What Amnesia Tells Us About Memory | WYPR

What Amnesia Tells Us About Memory

Mar 2, 2016

    

Credit Elisa Paolini / Flickr via Creative Commons

"Memento," "The Bourne Identity," "Eternal Sunshine of the Spotless Mind." Amnesia is a Hollywood staple. Even the true stories often seem fantastical. Just last month an Ontario man named Edgar Latulip recovered his memory after 30 years. He’d been missing and presumed dead, despite living 80 miles from home. Acute memory loss fascinates us, probably because in many ways, we are our memories. What triggers amnesia? What happens to your sense of self when your memory is gone? What can amnesia teach us about memory? Dr. Jason Brandt, a neuropsychologist at Johns Hopkins School of Medicine who specializes in memory and memory disorders, joins us in studio to explore these questions.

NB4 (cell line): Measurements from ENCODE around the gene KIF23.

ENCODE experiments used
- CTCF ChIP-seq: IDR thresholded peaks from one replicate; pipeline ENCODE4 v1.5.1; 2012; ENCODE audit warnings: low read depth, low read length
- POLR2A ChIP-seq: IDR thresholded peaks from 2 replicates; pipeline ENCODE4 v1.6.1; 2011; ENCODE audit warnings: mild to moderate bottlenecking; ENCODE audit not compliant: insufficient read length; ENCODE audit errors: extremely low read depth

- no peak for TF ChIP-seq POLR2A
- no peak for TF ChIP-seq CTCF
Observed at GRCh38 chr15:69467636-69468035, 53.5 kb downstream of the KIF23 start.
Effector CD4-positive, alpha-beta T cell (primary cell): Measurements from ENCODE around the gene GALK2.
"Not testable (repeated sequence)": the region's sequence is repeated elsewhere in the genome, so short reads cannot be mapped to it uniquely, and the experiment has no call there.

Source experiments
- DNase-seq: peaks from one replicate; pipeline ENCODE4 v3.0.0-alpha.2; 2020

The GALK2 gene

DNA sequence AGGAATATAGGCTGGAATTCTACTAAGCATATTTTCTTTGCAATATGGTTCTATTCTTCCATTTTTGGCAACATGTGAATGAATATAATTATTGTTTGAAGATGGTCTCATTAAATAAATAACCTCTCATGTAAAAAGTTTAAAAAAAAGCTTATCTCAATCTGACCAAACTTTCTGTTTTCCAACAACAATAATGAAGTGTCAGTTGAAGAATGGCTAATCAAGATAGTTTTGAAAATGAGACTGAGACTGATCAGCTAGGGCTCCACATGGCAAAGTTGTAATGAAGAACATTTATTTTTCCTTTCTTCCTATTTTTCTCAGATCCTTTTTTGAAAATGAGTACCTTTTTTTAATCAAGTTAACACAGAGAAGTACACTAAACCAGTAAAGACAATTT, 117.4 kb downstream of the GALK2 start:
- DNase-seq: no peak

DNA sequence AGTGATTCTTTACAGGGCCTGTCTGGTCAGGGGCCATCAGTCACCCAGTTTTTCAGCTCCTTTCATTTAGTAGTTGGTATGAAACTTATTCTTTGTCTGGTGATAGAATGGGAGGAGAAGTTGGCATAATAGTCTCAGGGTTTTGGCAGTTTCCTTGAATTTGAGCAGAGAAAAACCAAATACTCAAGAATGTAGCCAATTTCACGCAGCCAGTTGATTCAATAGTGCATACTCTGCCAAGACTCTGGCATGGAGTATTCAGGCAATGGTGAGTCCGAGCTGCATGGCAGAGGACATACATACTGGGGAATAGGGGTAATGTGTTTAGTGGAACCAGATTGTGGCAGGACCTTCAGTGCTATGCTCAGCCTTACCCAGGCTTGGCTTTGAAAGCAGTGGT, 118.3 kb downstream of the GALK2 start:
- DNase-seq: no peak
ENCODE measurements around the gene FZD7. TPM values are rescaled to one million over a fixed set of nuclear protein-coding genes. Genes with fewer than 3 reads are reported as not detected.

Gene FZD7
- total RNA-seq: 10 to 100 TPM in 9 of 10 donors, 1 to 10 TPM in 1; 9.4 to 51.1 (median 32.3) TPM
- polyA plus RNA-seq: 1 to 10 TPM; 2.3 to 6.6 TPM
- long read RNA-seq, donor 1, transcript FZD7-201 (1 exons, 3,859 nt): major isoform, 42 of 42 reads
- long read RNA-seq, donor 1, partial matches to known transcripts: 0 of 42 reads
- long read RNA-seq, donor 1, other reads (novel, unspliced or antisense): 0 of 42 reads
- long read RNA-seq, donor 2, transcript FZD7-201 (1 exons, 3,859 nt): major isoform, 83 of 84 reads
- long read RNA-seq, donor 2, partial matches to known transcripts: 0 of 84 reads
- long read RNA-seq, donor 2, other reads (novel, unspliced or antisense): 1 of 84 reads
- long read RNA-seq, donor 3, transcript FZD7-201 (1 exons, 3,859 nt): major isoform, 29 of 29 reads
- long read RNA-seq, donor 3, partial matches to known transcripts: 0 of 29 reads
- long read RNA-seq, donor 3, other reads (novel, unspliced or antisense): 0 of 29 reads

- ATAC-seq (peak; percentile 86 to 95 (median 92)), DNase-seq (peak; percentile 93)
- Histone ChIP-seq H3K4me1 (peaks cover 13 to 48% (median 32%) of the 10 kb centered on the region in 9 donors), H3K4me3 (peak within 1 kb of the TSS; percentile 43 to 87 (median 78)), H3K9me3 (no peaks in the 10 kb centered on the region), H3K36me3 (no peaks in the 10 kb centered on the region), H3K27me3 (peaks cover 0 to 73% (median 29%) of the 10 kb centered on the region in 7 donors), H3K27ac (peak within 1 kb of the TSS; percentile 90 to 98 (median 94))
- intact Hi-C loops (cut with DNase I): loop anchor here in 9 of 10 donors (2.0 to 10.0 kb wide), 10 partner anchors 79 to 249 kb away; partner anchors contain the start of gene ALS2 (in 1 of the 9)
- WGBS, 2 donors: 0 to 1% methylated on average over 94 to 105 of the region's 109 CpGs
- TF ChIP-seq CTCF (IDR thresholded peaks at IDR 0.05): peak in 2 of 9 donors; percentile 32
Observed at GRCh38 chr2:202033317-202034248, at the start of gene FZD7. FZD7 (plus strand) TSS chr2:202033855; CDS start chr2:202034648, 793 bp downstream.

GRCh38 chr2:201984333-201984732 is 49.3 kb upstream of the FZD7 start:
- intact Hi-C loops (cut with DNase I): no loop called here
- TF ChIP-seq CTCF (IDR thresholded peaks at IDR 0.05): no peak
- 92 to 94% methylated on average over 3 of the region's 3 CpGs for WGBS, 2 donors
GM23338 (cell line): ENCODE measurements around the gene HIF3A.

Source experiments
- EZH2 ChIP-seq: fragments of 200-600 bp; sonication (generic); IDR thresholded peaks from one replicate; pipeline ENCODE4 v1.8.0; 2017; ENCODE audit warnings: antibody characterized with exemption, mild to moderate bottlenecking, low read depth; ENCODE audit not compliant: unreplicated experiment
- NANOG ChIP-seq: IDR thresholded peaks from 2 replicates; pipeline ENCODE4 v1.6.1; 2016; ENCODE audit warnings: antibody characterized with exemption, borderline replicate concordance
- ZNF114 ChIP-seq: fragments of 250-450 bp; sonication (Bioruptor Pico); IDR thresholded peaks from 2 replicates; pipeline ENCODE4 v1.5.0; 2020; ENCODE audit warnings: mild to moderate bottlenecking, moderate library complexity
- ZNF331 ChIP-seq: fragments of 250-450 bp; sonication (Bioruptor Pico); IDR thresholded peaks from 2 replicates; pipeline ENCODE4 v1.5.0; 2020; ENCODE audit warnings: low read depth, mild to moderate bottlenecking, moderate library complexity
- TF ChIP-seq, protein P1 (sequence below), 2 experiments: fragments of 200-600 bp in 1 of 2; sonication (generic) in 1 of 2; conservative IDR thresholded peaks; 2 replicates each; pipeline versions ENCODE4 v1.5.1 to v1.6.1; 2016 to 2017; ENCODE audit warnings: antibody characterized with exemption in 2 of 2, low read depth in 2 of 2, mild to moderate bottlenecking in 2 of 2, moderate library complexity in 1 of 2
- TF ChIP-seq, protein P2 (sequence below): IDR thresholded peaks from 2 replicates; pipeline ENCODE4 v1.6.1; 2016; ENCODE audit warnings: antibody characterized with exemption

Also: Dr. Brandt is currently looking for older patients with mild memory impairment or early Alzheimer’s disease to take part in a clinical trial on dietary intervention. If you'd like to take part, call: 410-955-1647.